Friday is the favorite day of the week for my students, and not for the reason you would assume. They love it because it’s our day dedicated to discussing the news.
Social Studies is responsible for telling the story of everything that humans have ever done. It also is responsible for preparing our future citizens. In sixth grade, we can create connections to what we’re studying and what’s happening in the news every week – I see this as our chance to lead students to care about what’s happening in the world. And with the inclusion of regular current events, students make rich and meaningful connections into other content areas, a very positive extension of learning. I want students to continue to read the news long after they exit sixth grade and to have the skills to decide what to base their opinions on so they’re informed and active as members of their communities — as well as global citizens.
Several objectives come in to play in our current events lessons. First, our Fridays are student-driven. I encourage students’ natural inquisitiveness, letting them explore topics they’re interested in, and offering opportunities to dive deep, research further and ask questions. It is also important that students have a positive guide through the 24/7 media barrage. In our lessons, we look at the quality of sources and try to find bias, developing students’ research and digital literacy skills. There are so many amazing online resources that help make these goals possible; these are the ones that currently work best in my classroom.
Flocabulary Week in Rap
The Week in Rap is more than just an entertaining video. It is a dynamic hook that provides a synopsis of the news in lyrical form. Students beg for the Week in Rap. It provides the starting point for class discussion or reading activities involving other great current event resources (some of which I describe below). As a teacher, I am grateful for two things. Most importantly, the hard work has been done for me: the major events are arranged in a coherent fashion with active links to a more detailed story synopsis. Second, the Week in Rap is easy to listen to. By the end of the day I hear it played at least eight times, so the music matters.
Newsela provides timely and high interest articles. Each article is written at five Lexile levels that the students can change to maximize their understanding. There are embedded checks for understanding aligned with the Common Core. I often ask students to start with an article that elaborates on a topic mentioned in the Week in Rap, but after they finish the assigned article, they have freedom to choose additional reading topics. There are so many articles it has been easy to match reading selections to course content throughout the year. Students often use their article choice to learn more about something they learned in science, health or another subject.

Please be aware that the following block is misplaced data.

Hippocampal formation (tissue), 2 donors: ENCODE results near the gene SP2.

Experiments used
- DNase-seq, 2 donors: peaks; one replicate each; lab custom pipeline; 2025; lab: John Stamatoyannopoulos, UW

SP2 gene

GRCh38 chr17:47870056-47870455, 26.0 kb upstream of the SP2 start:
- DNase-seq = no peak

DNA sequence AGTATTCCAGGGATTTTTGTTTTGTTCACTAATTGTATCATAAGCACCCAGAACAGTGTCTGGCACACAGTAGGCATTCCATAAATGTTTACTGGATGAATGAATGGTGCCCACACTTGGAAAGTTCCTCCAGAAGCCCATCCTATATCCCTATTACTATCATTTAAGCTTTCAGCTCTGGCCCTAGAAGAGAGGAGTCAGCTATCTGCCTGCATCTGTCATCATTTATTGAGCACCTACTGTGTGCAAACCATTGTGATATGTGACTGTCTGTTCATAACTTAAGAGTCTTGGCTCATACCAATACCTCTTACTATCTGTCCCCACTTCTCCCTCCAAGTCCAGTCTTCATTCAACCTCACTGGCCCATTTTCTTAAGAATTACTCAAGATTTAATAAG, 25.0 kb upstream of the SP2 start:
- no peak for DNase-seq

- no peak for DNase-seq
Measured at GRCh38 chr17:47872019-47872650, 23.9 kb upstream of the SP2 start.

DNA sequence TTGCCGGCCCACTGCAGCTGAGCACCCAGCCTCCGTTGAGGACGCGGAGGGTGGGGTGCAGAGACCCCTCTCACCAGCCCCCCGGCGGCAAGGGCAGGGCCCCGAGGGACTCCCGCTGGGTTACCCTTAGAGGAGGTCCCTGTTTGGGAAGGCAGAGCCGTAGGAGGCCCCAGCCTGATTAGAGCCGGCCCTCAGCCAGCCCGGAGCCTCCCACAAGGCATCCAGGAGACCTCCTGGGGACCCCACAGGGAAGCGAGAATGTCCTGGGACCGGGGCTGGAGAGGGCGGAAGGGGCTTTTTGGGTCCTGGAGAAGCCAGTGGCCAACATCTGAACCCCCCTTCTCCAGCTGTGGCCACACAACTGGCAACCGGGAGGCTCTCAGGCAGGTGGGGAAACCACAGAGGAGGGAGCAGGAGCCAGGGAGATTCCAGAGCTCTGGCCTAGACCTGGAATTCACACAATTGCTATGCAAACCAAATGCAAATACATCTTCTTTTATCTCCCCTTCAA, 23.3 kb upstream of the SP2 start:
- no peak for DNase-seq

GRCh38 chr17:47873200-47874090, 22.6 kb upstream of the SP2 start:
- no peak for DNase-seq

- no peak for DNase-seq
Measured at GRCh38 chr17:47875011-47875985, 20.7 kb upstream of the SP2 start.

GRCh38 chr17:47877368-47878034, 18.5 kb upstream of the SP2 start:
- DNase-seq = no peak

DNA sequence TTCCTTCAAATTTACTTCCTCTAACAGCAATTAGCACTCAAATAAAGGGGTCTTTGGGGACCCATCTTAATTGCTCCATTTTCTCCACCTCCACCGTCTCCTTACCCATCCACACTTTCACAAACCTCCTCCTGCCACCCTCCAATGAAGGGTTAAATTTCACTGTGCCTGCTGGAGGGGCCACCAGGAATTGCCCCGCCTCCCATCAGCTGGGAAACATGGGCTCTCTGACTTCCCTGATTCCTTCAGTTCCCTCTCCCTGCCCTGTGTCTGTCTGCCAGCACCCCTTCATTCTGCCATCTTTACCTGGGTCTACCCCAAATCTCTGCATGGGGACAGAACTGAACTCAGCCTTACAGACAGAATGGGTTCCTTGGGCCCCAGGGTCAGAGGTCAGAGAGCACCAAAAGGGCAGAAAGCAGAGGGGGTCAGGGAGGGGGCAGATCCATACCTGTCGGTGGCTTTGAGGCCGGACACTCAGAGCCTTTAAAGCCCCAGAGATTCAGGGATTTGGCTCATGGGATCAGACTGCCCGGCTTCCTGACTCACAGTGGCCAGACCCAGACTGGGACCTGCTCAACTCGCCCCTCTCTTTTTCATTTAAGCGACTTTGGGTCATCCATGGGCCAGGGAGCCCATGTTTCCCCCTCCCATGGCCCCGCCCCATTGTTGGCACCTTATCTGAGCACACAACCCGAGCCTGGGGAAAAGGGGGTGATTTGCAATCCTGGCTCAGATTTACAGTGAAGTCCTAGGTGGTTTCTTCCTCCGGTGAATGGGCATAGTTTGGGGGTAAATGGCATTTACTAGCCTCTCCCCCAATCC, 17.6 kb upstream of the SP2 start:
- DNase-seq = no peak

Technology means students are not restricted to just learn when they are in the classroom. Flipboard allows students to subscribe to magazines created by the teacher. Teachers can add articles and reflection questions to the magazine easily from an app or the website. It would be easy to set up different magazines based on the different topics that would be covered during the year— by the time the unit is covered, there would be a powerful collection of extension articles for students to delve into.
Thinglink will extend current events beyond just text. You upload an image, like a political cartoon, and add hotspots on top of the image. This would make a complex topic easier to understand through the supporting details, such as include text, images, maps, links, or videos. If you have watched a pre-teen or teen navigate a page, you know they are naturally curious about what will happen if they click on a clickable feature. They can’t help but learn more.
Learning Network Blog
The basic function of the blog from the NYTimes is providing a plethora of resources for teachers and students related to the daily news. They have ideas for teaching significant topics that have shaped or shaken the United States, like September 11th or Ferguson. The blog has cross-curricular Text-to-Text articles paired with other written pieces or media selections along with the lesson plan, and challenges students to analyze both selections.
Harnessing students natural curiosity, these tech tools allow students to dig deeper into news topics and make learning about current events ia dynamic and rich experience every week. How do you engage students in current events?
By: Lisa Butler
Lisa Butler is a sixth grade social studies teacher for Derry Township School District in PA. She considers herself an edtech adventurer and a passionate presenter and is a Flocabulary MC Educator.